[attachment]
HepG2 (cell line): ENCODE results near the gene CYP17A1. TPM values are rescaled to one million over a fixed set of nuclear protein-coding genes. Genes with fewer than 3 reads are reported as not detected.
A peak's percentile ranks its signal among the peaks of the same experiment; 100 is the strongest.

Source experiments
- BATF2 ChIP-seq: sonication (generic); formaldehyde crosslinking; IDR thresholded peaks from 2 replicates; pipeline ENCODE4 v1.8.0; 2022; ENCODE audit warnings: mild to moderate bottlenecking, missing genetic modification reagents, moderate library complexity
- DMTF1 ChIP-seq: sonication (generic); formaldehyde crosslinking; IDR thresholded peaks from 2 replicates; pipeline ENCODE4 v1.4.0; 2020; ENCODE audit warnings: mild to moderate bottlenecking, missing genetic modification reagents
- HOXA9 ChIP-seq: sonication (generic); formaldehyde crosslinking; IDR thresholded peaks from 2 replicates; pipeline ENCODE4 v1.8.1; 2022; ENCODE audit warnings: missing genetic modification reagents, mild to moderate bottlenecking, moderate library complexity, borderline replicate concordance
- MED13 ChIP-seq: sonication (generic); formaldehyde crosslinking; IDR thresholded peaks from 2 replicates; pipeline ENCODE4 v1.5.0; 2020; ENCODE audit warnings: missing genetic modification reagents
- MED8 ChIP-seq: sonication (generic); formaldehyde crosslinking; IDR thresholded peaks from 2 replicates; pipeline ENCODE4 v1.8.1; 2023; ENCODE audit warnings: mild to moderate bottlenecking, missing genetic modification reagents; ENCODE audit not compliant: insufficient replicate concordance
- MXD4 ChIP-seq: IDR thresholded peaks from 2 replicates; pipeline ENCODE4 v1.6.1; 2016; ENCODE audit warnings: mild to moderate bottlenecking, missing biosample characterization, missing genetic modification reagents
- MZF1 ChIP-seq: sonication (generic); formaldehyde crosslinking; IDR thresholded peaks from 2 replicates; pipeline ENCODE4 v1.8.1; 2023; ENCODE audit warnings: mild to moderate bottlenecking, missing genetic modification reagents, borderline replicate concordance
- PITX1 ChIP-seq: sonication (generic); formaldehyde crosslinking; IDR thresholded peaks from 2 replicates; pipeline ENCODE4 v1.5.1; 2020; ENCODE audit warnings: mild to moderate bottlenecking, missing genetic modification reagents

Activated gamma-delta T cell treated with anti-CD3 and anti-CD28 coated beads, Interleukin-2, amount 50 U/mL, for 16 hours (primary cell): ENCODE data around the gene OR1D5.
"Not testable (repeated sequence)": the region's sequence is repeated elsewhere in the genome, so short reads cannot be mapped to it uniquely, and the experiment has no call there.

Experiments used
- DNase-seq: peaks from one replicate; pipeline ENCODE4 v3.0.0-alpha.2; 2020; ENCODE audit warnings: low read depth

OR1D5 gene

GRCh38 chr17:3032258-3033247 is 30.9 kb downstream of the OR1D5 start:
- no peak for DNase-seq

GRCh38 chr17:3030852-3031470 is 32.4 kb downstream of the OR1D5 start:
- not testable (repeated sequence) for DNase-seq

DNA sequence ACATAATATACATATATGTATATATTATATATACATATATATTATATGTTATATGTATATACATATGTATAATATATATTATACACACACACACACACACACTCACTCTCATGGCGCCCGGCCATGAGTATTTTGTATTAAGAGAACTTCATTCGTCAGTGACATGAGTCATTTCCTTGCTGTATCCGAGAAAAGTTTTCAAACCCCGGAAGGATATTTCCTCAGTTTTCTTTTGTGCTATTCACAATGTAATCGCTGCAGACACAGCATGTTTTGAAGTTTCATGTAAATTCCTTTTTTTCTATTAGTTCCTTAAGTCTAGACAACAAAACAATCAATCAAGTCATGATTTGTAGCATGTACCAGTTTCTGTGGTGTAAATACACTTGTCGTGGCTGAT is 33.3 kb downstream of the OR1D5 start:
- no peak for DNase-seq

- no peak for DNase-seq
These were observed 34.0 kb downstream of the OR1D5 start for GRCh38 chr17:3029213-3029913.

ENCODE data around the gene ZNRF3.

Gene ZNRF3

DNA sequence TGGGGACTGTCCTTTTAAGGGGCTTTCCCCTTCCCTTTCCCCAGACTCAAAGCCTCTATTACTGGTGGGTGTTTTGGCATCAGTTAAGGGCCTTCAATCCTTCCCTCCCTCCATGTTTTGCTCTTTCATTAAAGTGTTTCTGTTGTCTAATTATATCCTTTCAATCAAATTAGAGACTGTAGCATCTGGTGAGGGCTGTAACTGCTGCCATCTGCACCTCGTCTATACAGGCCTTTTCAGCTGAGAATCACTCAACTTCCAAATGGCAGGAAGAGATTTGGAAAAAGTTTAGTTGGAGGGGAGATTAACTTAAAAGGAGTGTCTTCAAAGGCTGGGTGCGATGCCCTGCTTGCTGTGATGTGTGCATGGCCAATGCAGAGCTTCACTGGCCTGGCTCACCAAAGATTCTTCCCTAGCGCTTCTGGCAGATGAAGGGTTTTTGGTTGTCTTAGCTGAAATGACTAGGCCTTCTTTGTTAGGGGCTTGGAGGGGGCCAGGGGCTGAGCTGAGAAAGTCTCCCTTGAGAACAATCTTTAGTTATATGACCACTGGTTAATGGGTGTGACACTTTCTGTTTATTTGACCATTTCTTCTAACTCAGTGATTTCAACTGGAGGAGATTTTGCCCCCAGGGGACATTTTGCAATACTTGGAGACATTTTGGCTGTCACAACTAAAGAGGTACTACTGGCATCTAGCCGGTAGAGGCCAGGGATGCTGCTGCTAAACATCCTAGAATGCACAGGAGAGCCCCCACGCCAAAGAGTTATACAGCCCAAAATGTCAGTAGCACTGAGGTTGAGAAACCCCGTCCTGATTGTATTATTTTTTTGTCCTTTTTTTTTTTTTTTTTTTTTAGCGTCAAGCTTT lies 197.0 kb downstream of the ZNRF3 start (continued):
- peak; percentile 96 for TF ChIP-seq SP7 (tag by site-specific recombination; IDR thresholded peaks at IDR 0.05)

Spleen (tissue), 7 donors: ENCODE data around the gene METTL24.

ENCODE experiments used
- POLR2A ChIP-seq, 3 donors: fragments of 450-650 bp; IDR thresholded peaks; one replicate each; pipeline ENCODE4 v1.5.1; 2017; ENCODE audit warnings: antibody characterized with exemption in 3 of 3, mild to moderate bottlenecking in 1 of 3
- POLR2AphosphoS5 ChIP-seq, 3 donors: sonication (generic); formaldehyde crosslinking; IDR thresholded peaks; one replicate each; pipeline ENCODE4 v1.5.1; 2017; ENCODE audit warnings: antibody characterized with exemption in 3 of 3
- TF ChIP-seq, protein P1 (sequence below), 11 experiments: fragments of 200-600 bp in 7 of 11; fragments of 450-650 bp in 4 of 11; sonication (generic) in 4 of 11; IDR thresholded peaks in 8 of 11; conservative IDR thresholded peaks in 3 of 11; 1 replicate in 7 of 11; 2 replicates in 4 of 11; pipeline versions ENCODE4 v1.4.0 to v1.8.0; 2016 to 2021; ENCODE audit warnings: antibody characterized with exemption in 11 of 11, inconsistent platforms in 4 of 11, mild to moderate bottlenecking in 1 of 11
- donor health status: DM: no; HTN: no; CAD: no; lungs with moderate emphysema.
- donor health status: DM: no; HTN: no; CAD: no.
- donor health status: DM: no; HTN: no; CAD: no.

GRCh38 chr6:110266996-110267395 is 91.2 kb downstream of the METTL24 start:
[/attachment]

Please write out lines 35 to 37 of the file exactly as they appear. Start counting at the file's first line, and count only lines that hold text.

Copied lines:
- donor health status: DM: no; HTN: no; CAD: no.
- donor health status: DM: no; HTN: no; CAD: no.

GRCh38 chr6:110266996-110267395 is 91.2 kb downstream of the METTL24 start: